When we are quoting home policies for our insureds, and we offer the quote we have worked up, the coverage A (the coverage on the home structure) is often met with a response of “I could never sell my house for that much!” or “I only paid $xxxx for my home, why do I have to insure it for the amount on the quote?”
We are going to explain the difference between Replacement Cost and Market Value; why they are different, why some companies require replacement cost, and some don’t and what this means to you as the insured and/or homeowner.
Is the price that someone would pay for your home within 30-90 days. The condition of your home, both inside and out, it’s location, and the current real estate Market are some of the items that will affect the Market Value of your home.
This is the amount of money it would cost to rebuild your home in the event of a total loss. This can vary based on the materials used and the cost of materials at a given time.
Insuring your home at Market Value could cause a gap in coverage. If you bought a home for $100,000 and only insured it for $100,000, but the cost to replace it was $180,000, in the event of a total loss you would have to come up with the $80,000 or build a smaller, less valuable home.
To determine the replacement cost of a home we gather specific information on your home such as:
- Year built
- Square footage
- Number of bathrooms (Full, Half, ¾)
- Type of siding
- Type of roofing
- Type of floor covering
- Type of wall coverings
- Dates of updates
- Pools, hot tubs, saunas, wet bars, or any specialty features
- Attached garages
- Porch and decks: size and material
- Type of heat
We then enter this information into our replacement cost program which looks at the information we entered and current cost of building materials to determine how much it would cost to rebuild a home of the same size and with the same materials.
Most companies want to see a home being insured for at least 80% of the replacement cost. If you want to insure your home for less, they charge you more for the coverage that you are carrying. Some companies require 100% of the replacement cost if you are adding their company specific endorsements to your policy. These endorsements may allow for additional coverage above the coverage A limit. This increase to coverage A can be up to 25% and is there to aid if there are any increases due to inflation and any property valuation estimates made by the insurer after a covered loss.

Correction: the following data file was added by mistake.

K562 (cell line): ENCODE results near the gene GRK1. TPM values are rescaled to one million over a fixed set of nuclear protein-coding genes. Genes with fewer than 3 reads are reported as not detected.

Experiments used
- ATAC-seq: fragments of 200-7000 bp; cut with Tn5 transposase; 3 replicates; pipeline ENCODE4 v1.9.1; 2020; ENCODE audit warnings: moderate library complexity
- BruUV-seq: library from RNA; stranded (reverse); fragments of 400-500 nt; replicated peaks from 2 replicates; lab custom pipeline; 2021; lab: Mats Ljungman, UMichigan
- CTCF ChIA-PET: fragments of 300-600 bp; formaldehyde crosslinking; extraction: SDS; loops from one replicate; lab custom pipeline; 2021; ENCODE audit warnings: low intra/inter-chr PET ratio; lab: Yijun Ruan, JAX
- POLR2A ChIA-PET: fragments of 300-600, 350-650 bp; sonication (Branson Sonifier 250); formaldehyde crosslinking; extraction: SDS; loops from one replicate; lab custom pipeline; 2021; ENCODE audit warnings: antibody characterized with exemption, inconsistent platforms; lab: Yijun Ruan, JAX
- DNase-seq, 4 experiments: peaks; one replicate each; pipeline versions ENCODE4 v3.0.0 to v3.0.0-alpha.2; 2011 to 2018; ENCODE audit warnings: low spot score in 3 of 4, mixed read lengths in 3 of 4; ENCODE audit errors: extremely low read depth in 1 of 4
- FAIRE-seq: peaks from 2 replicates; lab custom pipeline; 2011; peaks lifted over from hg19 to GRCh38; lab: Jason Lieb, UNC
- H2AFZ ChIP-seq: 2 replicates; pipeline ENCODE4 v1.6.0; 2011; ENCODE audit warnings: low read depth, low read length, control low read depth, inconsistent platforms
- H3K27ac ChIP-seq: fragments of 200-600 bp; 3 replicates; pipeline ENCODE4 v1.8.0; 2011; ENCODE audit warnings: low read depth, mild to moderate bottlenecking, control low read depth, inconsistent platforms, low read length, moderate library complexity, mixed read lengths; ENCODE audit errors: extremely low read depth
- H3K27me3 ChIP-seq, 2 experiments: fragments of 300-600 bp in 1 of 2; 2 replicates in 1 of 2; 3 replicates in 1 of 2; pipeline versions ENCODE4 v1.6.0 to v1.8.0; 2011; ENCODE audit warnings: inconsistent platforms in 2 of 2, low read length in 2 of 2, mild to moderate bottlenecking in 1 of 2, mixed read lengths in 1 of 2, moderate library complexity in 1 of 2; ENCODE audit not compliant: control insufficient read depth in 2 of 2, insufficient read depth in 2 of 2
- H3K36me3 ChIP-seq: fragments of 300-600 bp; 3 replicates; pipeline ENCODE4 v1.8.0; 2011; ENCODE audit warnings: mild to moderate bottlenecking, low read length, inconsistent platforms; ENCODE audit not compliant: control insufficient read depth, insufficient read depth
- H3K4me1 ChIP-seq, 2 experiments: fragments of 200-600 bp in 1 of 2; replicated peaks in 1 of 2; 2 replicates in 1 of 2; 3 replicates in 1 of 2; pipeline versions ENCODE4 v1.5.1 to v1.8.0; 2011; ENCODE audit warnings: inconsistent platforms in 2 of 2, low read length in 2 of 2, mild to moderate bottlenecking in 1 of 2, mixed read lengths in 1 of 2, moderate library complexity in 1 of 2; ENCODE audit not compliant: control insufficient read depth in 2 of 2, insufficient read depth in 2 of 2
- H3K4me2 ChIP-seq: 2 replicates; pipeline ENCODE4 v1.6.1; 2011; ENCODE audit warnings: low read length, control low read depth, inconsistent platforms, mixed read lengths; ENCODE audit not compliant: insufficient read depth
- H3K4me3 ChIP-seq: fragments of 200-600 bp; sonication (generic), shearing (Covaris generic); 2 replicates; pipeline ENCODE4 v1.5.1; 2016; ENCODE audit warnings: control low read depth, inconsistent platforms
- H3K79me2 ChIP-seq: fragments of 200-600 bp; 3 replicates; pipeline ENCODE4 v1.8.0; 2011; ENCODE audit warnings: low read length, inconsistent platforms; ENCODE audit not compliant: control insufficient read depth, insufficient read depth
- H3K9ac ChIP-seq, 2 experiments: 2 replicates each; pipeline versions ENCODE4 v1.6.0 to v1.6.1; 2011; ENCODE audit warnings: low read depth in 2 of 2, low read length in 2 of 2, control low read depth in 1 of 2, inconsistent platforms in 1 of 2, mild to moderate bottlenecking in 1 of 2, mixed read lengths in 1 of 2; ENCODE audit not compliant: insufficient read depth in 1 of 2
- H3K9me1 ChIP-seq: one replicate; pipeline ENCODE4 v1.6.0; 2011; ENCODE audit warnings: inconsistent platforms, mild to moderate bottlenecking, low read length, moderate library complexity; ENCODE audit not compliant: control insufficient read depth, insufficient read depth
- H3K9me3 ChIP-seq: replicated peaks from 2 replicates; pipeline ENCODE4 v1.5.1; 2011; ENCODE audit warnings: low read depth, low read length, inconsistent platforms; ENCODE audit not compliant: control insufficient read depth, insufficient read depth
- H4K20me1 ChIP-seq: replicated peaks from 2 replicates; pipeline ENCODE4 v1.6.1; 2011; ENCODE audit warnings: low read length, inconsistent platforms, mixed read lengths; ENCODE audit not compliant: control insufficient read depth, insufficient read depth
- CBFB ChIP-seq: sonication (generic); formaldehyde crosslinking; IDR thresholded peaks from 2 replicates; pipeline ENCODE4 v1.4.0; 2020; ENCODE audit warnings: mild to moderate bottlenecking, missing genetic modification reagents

There are some companies that do allow for a Market Value policy, meaning, if you pay $40,000 for a home due to the market value of it but the cost to replace it would be $200,000 you could insure it for the $40,000 but that is all you would get in the event of a loss. They may also require an additional endorsement on the policy like a Repair Cost endorsement to be added. Repair Cost insures that you will not be penalized for a partial loss. For instance, if you were under insured and only had your home insured for $20,000 and you had a fire in your kitchen with damages totaling $10,000 you would not get the full $10,000 you may only get $8,000. The $2,000 you did not get is considered your “penalty” for being under insured. The Repair Cost endorsements means that they will pay the amount of the repairs, so you would get the full $10,000.
Whenever a renewal for a home policy comes into our office, we review it to make sure that the home is properly insured. We may do a new replacement cost estimator if needed and make sure you have all the discounts and credits that are available for you. We want to make sure that you are not over insured or under insured.
We are willing at any time to review your home coverage and policy for you; whether you are a current customer of ours or not. We like to take the time and make sure that there is an understanding of the policy and coverage you carry and answer any questions or concerns you may have.